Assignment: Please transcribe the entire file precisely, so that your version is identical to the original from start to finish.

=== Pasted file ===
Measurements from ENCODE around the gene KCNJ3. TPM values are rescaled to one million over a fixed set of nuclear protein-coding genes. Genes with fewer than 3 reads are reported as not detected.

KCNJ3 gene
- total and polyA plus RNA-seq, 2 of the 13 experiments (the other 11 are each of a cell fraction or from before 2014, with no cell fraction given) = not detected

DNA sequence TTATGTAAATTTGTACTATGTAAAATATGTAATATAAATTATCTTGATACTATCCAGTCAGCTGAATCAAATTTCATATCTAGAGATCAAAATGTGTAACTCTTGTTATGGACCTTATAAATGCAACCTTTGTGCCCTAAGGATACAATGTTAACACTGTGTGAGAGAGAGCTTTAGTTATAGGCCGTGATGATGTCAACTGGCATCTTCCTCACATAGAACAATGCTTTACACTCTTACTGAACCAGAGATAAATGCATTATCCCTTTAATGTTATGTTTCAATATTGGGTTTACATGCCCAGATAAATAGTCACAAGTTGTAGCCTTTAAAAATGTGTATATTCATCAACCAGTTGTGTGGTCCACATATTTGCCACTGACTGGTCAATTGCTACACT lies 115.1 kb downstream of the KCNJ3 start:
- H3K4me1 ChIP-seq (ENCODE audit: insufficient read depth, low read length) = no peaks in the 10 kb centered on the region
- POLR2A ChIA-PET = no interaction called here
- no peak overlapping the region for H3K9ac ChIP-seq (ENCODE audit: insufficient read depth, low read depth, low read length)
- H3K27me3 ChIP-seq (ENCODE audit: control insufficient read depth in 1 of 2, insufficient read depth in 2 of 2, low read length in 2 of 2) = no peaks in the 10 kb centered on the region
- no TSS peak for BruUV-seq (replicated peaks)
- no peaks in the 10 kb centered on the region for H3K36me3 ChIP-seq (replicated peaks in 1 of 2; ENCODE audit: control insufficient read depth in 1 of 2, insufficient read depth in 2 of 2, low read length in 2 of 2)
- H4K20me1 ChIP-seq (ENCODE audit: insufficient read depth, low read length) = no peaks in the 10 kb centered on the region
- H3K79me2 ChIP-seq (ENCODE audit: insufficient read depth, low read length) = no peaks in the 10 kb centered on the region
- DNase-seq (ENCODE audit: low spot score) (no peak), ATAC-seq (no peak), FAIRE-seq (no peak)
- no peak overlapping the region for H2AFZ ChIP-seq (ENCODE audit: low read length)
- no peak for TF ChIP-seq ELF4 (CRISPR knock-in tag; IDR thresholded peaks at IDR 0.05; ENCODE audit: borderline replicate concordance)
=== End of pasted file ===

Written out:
Measurements from ENCODE around the gene KCNJ3. TPM values are rescaled to one million over a fixed set of nuclear protein-coding genes. Genes with fewer than 3 reads are reported as not detected.

KCNJ3 gene
- total and polyA plus RNA-seq, 2 of the 13 experiments (the other 11 are each of a cell fraction or from before 2014, with no cell fraction given) = not detected

DNA sequence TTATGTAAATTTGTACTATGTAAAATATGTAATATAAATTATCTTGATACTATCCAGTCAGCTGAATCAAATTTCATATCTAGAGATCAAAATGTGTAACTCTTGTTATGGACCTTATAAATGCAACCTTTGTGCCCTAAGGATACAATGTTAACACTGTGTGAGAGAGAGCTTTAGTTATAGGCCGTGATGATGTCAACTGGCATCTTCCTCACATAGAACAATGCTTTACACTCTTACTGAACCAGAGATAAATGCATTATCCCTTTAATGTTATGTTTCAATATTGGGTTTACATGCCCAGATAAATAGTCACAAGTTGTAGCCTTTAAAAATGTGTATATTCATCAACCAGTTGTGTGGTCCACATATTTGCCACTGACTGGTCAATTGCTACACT lies 115.1 kb downstream of the KCNJ3 start:
- H3K4me1 ChIP-seq (ENCODE audit: insufficient read depth, low read length) = no peaks in the 10 kb centered on the region
- POLR2A ChIA-PET = no interaction called here
- no peak overlapping the region for H3K9ac ChIP-seq (ENCODE audit: insufficient read depth, low read depth, low read length)
- H3K27me3 ChIP-seq (ENCODE audit: control insufficient read depth in 1 of 2, insufficient read depth in 2 of 2, low read length in 2 of 2) = no peaks in the 10 kb centered on the region
- no TSS peak for BruUV-seq (replicated peaks)
- no peaks in the 10 kb centered on the region for H3K36me3 ChIP-seq (replicated peaks in 1 of 2; ENCODE audit: control insufficient read depth in 1 of 2, insufficient read depth in 2 of 2, low read length in 2 of 2)
- H4K20me1 ChIP-seq (ENCODE audit: insufficient read depth, low read length) = no peaks in the 10 kb centered on the region
- H3K79me2 ChIP-seq (ENCODE audit: insufficient read depth, low read length) = no peaks in the 10 kb centered on the region
- DNase-seq (ENCODE audit: low spot score) (no peak), ATAC-seq (no peak), FAIRE-seq (no peak)
- no peak overlapping the region for H2AFZ ChIP-seq (ENCODE audit: low read length)
- no peak for TF ChIP-seq ELF4 (CRISPR knock-in tag; IDR thresholded peaks at IDR 0.05; ENCODE audit: borderline replicate concordance)